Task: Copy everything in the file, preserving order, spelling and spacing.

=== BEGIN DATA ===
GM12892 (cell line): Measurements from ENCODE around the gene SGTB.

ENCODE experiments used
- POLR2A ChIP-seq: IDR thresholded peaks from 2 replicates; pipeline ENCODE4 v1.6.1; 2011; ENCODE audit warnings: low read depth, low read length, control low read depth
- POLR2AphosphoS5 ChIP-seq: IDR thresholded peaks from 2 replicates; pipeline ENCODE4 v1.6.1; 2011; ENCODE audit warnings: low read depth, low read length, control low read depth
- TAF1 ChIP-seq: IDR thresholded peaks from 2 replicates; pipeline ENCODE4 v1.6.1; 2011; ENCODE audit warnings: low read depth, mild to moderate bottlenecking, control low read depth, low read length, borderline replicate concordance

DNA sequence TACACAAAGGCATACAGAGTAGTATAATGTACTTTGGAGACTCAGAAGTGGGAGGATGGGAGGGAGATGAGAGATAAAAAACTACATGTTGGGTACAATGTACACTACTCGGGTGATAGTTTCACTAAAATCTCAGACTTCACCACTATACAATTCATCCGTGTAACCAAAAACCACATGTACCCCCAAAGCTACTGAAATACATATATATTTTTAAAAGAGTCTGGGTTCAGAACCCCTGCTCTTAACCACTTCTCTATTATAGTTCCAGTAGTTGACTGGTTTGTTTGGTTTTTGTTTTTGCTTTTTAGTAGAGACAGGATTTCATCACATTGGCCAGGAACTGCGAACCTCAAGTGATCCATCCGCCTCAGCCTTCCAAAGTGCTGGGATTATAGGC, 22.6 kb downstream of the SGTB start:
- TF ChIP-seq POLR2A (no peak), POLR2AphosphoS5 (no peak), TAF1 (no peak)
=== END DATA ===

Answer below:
GM12892 (cell line): Measurements from ENCODE around the gene SGTB.

ENCODE experiments used
- POLR2A ChIP-seq: IDR thresholded peaks from 2 replicates; pipeline ENCODE4 v1.6.1; 2011; ENCODE audit warnings: low read depth, low read length, control low read depth
- POLR2AphosphoS5 ChIP-seq: IDR thresholded peaks from 2 replicates; pipeline ENCODE4 v1.6.1; 2011; ENCODE audit warnings: low read depth, low read length, control low read depth
- TAF1 ChIP-seq: IDR thresholded peaks from 2 replicates; pipeline ENCODE4 v1.6.1; 2011; ENCODE audit warnings: low read depth, mild to moderate bottlenecking, control low read depth, low read length, borderline replicate concordance

DNA sequence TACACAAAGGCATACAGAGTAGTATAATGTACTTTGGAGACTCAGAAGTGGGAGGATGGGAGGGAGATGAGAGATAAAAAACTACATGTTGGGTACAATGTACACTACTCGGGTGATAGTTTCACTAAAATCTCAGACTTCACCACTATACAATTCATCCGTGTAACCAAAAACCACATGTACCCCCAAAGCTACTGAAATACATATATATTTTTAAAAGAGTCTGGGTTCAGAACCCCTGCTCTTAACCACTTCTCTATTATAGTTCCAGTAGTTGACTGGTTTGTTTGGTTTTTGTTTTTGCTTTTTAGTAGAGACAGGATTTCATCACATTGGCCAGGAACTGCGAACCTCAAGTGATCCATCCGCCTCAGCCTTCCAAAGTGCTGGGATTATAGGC, 22.6 kb downstream of the SGTB start:
- TF ChIP-seq POLR2A (no peak), POLR2AphosphoS5 (no peak), TAF1 (no peak)